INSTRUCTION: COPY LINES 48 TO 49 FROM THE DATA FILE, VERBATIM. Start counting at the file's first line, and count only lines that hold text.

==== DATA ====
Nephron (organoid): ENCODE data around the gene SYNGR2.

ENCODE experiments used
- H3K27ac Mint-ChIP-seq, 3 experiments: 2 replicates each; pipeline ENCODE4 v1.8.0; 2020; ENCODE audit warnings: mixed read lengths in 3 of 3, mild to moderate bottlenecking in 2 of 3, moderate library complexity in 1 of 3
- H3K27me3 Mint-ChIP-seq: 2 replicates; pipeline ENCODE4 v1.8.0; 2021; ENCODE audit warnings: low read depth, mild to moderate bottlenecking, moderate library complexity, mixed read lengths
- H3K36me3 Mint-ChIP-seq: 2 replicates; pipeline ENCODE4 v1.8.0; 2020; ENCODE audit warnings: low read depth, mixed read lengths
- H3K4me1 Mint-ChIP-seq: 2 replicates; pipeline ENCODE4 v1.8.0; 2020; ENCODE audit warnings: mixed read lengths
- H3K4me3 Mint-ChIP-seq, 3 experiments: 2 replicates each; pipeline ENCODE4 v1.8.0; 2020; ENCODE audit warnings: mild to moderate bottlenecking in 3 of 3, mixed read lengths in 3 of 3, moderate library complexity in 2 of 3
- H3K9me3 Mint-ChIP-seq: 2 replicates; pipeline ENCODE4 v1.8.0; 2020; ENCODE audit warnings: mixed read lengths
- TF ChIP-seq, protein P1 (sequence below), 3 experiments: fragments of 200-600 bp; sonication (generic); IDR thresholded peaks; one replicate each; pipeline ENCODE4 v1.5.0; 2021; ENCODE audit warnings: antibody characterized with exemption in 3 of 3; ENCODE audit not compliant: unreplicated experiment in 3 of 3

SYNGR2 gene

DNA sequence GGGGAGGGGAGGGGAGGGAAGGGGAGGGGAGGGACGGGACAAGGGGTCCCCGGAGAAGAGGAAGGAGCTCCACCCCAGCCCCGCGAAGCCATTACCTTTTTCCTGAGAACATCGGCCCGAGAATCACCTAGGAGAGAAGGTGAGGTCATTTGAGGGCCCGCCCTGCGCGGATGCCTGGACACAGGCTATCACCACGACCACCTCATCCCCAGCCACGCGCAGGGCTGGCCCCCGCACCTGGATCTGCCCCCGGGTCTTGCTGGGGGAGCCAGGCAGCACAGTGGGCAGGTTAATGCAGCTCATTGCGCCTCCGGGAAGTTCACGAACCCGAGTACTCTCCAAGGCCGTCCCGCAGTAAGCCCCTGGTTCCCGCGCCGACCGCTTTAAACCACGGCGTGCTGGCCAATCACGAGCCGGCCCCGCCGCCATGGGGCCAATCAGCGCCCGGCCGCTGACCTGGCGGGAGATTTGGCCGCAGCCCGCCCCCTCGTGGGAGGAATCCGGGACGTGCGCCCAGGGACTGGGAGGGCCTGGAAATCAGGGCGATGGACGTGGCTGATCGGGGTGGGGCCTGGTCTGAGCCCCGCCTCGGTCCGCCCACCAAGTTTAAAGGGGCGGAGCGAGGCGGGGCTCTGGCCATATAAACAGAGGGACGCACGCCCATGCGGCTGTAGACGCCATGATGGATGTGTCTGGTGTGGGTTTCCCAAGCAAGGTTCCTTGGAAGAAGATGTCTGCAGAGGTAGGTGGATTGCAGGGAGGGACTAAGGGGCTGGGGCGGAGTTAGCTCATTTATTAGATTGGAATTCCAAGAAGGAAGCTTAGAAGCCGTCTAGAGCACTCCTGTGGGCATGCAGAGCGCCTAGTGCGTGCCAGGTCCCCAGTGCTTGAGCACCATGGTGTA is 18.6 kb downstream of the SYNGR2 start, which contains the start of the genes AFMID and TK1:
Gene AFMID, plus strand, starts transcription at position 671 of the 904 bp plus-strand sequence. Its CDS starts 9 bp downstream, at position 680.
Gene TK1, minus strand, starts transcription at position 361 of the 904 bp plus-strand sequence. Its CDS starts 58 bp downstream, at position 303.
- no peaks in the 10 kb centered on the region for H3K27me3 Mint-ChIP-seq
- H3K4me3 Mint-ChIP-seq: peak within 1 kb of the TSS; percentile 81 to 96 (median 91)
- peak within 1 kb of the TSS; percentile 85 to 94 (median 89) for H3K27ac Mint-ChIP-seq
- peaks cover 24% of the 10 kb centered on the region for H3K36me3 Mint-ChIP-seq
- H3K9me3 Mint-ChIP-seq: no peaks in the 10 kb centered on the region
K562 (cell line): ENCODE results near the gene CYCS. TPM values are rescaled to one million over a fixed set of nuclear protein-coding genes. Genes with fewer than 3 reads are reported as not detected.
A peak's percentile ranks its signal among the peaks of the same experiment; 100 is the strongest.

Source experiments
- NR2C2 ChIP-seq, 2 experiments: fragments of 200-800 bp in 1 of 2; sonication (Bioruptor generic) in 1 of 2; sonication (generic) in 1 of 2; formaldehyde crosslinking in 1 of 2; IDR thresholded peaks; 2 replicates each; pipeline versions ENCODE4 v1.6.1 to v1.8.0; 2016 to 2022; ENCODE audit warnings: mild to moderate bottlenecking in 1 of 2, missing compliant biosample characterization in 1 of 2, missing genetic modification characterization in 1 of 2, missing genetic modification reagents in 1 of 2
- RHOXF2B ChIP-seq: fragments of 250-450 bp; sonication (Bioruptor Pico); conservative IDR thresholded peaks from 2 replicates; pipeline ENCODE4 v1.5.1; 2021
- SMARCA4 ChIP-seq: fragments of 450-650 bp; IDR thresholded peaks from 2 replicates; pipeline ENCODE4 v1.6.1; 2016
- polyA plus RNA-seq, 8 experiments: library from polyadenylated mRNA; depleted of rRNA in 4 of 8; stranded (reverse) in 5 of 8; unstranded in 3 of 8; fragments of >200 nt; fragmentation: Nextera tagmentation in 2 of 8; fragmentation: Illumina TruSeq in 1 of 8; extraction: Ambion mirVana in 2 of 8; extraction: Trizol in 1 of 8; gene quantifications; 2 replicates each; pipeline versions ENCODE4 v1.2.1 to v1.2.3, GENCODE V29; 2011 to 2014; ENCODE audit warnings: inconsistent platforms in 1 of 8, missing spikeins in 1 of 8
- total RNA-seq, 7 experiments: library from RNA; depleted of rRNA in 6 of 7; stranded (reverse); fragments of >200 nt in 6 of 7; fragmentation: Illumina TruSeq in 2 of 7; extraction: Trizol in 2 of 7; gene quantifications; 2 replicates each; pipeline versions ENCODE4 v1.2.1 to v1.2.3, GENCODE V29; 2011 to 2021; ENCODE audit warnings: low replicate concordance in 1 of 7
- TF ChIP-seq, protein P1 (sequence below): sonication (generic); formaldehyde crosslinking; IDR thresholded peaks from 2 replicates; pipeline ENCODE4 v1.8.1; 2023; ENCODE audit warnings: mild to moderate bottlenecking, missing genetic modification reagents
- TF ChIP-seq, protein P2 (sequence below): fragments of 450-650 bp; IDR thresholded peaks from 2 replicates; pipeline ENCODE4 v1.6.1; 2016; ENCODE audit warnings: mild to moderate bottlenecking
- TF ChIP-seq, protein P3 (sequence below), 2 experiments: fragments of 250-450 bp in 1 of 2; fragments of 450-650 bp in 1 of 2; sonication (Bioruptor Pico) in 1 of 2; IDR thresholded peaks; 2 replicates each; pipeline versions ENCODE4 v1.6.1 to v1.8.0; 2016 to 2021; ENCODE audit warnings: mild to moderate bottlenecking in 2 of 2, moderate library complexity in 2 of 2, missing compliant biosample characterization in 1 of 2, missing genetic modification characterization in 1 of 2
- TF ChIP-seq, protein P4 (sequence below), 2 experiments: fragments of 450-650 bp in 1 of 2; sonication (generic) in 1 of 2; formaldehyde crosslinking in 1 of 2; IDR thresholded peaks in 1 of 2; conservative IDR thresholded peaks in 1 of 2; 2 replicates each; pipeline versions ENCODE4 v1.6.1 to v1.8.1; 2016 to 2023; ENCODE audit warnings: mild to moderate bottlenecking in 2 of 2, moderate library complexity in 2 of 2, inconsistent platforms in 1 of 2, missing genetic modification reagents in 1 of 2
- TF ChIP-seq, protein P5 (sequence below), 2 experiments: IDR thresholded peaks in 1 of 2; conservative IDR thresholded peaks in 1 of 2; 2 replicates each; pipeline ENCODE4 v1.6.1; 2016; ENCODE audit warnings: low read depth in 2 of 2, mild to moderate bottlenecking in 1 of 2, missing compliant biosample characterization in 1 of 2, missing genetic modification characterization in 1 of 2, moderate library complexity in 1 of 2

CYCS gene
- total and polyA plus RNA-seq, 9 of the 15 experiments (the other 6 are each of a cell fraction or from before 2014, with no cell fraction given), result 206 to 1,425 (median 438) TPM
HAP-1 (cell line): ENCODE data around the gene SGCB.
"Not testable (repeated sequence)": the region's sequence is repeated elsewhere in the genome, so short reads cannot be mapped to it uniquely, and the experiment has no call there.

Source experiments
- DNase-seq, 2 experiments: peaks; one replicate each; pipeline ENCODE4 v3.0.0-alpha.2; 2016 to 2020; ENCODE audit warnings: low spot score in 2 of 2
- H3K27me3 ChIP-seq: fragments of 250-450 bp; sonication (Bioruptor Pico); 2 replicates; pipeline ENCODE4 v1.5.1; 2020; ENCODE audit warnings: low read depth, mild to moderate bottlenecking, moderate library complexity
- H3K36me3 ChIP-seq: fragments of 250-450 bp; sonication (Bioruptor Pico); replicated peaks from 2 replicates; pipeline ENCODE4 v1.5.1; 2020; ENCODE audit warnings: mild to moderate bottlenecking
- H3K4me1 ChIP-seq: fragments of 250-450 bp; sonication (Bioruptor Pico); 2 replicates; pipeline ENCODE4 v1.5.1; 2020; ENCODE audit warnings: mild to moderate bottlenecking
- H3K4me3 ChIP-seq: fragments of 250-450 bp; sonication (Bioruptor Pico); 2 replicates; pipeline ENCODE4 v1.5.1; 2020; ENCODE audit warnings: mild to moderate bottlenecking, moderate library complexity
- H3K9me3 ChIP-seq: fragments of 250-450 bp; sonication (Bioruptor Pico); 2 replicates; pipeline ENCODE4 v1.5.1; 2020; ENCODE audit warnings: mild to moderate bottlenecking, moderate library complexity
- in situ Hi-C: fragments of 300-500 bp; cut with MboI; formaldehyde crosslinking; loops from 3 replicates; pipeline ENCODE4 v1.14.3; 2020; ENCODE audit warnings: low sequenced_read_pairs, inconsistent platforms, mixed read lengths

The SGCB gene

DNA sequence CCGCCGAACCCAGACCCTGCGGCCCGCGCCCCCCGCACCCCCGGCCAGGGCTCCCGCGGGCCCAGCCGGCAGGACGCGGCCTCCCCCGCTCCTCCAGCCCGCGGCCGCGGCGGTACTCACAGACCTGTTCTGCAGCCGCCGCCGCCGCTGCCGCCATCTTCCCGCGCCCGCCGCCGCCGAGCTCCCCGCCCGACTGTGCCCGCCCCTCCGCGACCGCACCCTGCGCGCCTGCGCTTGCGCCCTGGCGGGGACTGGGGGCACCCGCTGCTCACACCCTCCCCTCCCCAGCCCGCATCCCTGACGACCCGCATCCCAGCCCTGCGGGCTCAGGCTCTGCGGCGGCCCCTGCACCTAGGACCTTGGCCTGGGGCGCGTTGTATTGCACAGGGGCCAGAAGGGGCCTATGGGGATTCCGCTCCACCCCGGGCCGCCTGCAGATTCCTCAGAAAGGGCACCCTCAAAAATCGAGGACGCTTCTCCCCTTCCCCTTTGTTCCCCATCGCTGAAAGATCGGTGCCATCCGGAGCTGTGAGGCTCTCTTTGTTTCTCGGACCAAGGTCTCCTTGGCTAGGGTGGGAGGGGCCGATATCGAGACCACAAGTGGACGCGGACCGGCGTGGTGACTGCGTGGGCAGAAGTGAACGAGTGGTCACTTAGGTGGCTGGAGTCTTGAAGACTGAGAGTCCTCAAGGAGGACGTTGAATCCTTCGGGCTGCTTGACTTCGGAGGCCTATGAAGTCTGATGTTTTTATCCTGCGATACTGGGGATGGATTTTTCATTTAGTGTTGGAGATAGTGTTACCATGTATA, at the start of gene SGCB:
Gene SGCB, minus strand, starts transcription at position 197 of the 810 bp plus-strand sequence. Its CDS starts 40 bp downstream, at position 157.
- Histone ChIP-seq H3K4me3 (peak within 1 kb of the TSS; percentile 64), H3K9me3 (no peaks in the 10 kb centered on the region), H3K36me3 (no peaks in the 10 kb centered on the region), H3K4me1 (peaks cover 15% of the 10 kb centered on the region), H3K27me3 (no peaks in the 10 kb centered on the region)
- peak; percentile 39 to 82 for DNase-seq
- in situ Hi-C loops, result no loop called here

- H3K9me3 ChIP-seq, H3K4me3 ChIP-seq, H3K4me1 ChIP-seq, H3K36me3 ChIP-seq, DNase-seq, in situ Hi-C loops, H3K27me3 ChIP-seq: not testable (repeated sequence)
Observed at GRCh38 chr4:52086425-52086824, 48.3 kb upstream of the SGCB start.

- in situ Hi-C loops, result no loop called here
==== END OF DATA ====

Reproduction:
- peak; percentile 39 to 82 for DNase-seq
- in situ Hi-C loops, result no loop called here